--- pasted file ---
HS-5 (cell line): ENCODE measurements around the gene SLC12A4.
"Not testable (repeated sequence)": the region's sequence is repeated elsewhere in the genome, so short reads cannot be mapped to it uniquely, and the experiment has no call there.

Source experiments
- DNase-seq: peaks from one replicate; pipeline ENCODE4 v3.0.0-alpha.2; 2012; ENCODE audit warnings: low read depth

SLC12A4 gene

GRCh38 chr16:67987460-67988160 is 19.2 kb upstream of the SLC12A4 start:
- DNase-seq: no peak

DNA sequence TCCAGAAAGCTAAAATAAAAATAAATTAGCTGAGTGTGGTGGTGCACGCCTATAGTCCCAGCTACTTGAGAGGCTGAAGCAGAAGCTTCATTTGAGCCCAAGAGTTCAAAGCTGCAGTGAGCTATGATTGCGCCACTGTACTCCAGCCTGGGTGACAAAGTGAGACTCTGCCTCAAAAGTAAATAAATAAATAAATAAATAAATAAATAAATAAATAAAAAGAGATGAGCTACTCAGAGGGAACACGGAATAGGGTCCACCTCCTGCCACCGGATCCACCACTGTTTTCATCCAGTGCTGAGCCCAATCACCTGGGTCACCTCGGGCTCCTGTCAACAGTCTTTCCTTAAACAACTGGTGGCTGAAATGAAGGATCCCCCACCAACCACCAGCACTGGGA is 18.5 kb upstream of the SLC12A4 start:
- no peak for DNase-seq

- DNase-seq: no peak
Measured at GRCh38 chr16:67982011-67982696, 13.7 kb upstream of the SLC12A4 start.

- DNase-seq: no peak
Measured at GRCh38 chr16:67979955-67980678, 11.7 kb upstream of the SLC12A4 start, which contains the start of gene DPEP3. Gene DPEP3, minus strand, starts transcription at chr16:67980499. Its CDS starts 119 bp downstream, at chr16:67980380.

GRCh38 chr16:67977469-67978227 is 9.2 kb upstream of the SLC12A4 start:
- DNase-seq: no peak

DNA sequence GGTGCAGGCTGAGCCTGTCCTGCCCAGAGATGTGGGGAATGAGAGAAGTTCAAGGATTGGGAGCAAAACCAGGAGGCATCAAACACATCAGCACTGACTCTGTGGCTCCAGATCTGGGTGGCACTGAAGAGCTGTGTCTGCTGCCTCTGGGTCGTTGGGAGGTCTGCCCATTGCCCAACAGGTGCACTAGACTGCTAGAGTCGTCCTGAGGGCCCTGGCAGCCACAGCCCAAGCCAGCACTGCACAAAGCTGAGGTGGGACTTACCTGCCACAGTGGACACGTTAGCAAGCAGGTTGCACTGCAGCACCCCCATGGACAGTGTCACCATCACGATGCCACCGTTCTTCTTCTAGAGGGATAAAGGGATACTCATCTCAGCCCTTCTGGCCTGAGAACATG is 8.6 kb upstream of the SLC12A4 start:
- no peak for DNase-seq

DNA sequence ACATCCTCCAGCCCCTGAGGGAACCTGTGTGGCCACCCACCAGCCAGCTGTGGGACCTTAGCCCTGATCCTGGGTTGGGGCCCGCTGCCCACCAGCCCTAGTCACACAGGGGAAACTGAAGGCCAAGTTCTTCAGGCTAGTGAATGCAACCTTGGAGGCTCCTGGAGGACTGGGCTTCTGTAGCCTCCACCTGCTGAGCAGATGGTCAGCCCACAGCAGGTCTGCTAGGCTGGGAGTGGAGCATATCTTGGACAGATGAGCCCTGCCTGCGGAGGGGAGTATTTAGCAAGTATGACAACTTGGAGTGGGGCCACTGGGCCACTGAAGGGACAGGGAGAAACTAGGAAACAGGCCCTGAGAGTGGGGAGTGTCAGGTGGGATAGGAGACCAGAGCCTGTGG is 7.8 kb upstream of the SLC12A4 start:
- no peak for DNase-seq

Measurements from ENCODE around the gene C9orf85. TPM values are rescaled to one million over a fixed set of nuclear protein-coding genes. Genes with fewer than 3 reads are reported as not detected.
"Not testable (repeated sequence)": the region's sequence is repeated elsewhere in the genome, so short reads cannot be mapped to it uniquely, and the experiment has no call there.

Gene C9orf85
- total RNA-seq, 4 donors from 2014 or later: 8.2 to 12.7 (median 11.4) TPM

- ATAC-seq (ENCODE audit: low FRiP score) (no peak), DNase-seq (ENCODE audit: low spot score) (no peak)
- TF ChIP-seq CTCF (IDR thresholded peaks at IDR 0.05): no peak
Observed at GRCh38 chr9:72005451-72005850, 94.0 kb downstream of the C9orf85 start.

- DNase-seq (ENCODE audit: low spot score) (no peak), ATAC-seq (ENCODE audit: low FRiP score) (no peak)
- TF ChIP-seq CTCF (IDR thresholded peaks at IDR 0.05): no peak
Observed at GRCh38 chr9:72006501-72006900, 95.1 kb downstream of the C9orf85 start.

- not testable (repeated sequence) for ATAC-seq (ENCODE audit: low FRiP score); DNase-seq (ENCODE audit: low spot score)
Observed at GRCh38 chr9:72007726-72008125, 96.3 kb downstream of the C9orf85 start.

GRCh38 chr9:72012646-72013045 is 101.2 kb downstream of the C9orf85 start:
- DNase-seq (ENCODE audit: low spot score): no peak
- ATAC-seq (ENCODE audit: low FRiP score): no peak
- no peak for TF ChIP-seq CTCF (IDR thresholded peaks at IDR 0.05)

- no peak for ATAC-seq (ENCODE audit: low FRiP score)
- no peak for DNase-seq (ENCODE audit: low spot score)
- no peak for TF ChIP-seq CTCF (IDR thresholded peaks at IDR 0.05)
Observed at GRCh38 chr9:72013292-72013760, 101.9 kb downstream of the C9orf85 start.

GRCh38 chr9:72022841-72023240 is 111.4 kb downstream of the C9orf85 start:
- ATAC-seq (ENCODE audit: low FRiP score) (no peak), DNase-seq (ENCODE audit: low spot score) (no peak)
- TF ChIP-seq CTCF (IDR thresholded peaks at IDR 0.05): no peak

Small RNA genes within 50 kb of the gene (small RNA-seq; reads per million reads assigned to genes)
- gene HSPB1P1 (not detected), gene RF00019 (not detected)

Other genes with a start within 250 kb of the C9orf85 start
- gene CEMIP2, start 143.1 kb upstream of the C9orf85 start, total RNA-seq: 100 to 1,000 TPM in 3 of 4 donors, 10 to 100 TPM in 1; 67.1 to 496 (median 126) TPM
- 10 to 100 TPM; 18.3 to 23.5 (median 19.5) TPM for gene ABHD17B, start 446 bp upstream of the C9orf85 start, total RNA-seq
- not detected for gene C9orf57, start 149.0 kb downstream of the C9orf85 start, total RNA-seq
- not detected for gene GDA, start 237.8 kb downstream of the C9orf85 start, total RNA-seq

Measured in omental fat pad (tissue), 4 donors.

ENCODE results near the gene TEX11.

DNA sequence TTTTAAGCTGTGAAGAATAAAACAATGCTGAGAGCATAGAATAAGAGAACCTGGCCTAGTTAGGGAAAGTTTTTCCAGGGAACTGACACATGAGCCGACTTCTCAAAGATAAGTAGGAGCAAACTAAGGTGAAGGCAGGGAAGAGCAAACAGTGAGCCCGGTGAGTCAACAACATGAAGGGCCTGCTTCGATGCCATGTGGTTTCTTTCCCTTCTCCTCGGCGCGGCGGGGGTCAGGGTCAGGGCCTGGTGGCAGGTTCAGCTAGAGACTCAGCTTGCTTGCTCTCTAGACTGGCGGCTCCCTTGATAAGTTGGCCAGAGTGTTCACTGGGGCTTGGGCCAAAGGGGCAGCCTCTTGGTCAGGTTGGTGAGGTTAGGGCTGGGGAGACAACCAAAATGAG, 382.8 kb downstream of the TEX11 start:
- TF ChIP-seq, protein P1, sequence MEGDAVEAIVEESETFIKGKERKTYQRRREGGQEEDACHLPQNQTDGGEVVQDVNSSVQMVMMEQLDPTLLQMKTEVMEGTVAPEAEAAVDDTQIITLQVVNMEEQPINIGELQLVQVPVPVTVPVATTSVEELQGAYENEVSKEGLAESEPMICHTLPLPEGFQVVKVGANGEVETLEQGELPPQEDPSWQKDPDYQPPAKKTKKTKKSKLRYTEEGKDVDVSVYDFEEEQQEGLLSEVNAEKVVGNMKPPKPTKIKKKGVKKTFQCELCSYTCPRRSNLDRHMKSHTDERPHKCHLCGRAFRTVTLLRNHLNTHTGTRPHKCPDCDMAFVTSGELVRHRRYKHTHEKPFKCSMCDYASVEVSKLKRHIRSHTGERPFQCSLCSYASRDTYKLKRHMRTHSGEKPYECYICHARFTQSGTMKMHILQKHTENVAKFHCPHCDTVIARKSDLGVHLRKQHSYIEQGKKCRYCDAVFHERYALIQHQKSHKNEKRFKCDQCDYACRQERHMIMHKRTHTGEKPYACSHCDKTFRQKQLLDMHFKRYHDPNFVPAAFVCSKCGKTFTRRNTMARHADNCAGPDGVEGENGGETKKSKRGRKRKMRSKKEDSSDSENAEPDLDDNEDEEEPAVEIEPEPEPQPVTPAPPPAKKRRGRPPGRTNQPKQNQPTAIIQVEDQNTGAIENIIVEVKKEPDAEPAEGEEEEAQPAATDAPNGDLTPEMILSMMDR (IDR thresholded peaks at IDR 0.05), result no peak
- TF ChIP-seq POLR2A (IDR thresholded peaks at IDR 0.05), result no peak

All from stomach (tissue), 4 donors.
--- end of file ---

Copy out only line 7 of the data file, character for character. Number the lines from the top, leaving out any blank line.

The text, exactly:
- DNase-seq: no peak